"Good eye, Jan! Leather happens to be a natural byproduct of our operation." He answered. "The product needs to be protected during production, so with a few extra gene snips we grow our own cover. We end up with literally square kilometers of the stuff. We can't give it away! But you know that already."
Interesting how things come full circle; Jan thought to herself. Animal skins made up the first and only human clothing for countless millennia. By the later part of the twentieth century it became a sign of wealth and opulence as leather costs went up. And to many, a cruel and unnecessary way to attire human bodies. Now it was cheaper than cotton and covered everything.
They entered the office, paneled with complimentary shades of tanned leather. The floor was carpeted wall-to-wall in soft, cultured wool. Ron motioned her towards a corner of the office no doubt reserved for VIP entertainment. She sat down and he joined her.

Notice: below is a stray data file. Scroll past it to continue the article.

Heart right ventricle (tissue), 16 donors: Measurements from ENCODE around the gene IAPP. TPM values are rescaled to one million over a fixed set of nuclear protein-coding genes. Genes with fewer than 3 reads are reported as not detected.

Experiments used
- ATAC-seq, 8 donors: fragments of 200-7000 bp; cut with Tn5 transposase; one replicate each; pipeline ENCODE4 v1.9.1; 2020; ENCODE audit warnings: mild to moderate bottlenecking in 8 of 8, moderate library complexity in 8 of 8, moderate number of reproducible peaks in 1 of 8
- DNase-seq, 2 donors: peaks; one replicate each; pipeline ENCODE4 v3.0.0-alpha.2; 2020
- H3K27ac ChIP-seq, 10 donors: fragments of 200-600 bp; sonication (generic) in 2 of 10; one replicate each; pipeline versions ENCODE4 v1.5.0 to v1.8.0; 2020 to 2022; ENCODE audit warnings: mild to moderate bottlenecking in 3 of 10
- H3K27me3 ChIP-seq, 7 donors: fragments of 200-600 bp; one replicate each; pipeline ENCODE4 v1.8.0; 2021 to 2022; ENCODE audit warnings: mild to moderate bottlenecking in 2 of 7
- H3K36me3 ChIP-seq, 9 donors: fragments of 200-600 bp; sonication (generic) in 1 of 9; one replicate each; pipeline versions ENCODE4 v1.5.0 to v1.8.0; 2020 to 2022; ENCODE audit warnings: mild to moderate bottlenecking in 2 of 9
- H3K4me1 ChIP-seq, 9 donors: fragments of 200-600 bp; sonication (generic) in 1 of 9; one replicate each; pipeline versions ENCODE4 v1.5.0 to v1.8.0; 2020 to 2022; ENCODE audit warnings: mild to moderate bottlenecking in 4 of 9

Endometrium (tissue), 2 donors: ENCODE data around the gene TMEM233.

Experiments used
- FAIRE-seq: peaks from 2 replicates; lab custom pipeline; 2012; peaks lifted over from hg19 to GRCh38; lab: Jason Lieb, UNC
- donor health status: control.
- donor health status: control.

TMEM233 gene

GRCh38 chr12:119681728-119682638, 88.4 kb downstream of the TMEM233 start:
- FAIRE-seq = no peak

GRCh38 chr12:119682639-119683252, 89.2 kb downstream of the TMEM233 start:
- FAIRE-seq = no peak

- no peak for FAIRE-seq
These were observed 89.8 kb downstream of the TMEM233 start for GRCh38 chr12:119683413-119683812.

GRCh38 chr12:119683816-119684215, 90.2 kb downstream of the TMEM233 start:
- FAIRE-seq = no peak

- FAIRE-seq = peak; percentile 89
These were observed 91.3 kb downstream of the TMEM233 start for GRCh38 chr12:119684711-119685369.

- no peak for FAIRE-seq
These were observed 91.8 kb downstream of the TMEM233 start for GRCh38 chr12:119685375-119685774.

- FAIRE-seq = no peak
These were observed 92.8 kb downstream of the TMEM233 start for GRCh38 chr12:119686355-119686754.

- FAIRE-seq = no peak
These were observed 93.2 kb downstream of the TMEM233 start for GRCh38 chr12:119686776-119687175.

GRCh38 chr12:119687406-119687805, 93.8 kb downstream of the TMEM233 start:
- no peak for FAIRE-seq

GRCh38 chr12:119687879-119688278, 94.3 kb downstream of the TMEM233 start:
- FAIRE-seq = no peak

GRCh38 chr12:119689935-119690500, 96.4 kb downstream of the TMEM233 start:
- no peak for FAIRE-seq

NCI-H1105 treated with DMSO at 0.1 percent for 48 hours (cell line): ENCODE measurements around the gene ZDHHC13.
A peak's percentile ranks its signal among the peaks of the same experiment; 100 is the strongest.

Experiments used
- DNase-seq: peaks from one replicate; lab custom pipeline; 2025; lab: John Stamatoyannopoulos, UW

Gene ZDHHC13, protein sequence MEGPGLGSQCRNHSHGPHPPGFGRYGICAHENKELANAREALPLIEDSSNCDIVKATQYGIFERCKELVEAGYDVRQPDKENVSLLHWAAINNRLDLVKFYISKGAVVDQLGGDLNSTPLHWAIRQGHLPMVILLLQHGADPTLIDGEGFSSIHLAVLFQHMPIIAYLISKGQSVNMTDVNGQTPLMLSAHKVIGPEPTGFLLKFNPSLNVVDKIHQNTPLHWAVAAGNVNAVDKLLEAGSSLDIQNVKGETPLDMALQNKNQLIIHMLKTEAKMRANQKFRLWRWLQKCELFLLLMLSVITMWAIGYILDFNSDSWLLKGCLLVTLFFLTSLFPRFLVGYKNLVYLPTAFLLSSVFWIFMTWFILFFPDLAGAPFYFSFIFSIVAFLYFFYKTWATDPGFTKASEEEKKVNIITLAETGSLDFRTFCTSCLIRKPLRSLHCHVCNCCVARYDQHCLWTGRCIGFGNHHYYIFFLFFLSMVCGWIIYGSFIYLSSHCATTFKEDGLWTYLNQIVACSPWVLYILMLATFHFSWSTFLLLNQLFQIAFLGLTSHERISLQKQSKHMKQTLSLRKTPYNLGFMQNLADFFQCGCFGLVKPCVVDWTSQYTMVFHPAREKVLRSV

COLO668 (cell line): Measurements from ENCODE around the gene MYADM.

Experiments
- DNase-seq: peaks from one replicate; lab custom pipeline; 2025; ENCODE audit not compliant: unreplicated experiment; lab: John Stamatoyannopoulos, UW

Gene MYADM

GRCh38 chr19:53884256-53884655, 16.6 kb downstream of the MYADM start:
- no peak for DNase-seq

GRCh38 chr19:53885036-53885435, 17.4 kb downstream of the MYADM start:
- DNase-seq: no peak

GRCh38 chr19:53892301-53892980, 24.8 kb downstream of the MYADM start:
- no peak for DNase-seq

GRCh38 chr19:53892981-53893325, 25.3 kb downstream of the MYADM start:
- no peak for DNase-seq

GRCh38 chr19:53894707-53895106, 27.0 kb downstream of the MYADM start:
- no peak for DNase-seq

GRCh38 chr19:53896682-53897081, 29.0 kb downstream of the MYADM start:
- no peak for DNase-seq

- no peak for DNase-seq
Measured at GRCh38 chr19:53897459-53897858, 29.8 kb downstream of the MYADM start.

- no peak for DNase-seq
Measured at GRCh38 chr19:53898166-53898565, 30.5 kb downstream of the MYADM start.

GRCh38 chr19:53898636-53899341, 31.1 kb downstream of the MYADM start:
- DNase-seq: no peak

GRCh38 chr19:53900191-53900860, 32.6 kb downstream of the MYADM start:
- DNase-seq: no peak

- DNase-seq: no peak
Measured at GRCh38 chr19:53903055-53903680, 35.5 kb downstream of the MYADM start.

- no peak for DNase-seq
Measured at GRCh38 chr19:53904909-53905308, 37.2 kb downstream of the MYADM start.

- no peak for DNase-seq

"So what brings you to the 'United Steaks' ..." he quipped; "... surely not to renew old romances! So I can only assume that it is for official reasons."
"Still the charmer, I see ..." she cynically said; "You're right, I'm here in an official capacity."
"What can I do you for?" He replied in an overdone jovial manner. "We always like to be USDA approved!"
"I'm here concerning the consumer marketing application for your latest product ..." she pulled out her laptop and keyed in a few entries; "... here it is, 'Uncle Sam's Special Steak'."
"That's 'Sam's Special Steak'; 'Triple S' for short, and that product app. was approved six months ago. We've been selling it for five! Quite a success actually, so what's the problem?"
"You tell me. But I would like to check out the production line. What kind of culture is it cloned from?"
"Come on Jan, you know that's a trade secret. It's a special hybrid clone featuring attributes from many sources." He answered as deliberately vague as he could. "Say, this isn't a personal 'beef' is it?"
"Not in the least ..." she replied ignoring the blatant pun, "... we just want to make sure the people get what they pay for."